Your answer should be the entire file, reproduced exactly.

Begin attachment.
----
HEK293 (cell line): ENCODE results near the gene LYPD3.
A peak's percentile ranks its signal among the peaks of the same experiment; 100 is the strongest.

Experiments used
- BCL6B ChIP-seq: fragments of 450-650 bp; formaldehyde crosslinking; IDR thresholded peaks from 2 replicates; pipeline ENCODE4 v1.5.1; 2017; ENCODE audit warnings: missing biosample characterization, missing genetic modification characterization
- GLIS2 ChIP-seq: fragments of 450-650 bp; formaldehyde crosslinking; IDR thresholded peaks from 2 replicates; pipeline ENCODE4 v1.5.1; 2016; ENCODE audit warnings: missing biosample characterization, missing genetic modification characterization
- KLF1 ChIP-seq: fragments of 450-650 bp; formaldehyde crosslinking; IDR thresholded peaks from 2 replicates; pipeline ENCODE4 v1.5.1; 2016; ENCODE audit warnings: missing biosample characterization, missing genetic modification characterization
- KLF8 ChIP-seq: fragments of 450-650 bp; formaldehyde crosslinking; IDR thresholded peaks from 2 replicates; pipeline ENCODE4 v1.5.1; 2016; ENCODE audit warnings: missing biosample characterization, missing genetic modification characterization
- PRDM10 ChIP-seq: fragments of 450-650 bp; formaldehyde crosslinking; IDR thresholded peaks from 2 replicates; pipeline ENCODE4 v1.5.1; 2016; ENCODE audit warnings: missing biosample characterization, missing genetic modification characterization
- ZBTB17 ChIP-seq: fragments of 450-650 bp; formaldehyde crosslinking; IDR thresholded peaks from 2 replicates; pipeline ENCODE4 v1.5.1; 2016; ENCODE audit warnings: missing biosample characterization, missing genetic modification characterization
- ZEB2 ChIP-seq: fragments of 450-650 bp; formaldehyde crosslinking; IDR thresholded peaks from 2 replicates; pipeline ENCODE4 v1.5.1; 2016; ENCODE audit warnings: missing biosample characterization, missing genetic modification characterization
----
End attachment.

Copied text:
HEK293 (cell line): ENCODE results near the gene LYPD3.
A peak's percentile ranks its signal among the peaks of the same experiment; 100 is the strongest.

Experiments used
- BCL6B ChIP-seq: fragments of 450-650 bp; formaldehyde crosslinking; IDR thresholded peaks from 2 replicates; pipeline ENCODE4 v1.5.1; 2017; ENCODE audit warnings: missing biosample characterization, missing genetic modification characterization
- GLIS2 ChIP-seq: fragments of 450-650 bp; formaldehyde crosslinking; IDR thresholded peaks from 2 replicates; pipeline ENCODE4 v1.5.1; 2016; ENCODE audit warnings: missing biosample characterization, missing genetic modification characterization
- KLF1 ChIP-seq: fragments of 450-650 bp; formaldehyde crosslinking; IDR thresholded peaks from 2 replicates; pipeline ENCODE4 v1.5.1; 2016; ENCODE audit warnings: missing biosample characterization, missing genetic modification characterization
- KLF8 ChIP-seq: fragments of 450-650 bp; formaldehyde crosslinking; IDR thresholded peaks from 2 replicates; pipeline ENCODE4 v1.5.1; 2016; ENCODE audit warnings: missing biosample characterization, missing genetic modification characterization
- PRDM10 ChIP-seq: fragments of 450-650 bp; formaldehyde crosslinking; IDR thresholded peaks from 2 replicates; pipeline ENCODE4 v1.5.1; 2016; ENCODE audit warnings: missing biosample characterization, missing genetic modification characterization
- ZBTB17 ChIP-seq: fragments of 450-650 bp; formaldehyde crosslinking; IDR thresholded peaks from 2 replicates; pipeline ENCODE4 v1.5.1; 2016; ENCODE audit warnings: missing biosample characterization, missing genetic modification characterization
- ZEB2 ChIP-seq: fragments of 450-650 bp; formaldehyde crosslinking; IDR thresholded peaks from 2 replicates; pipeline ENCODE4 v1.5.1; 2016; ENCODE audit warnings: missing biosample characterization, missing genetic modification characterization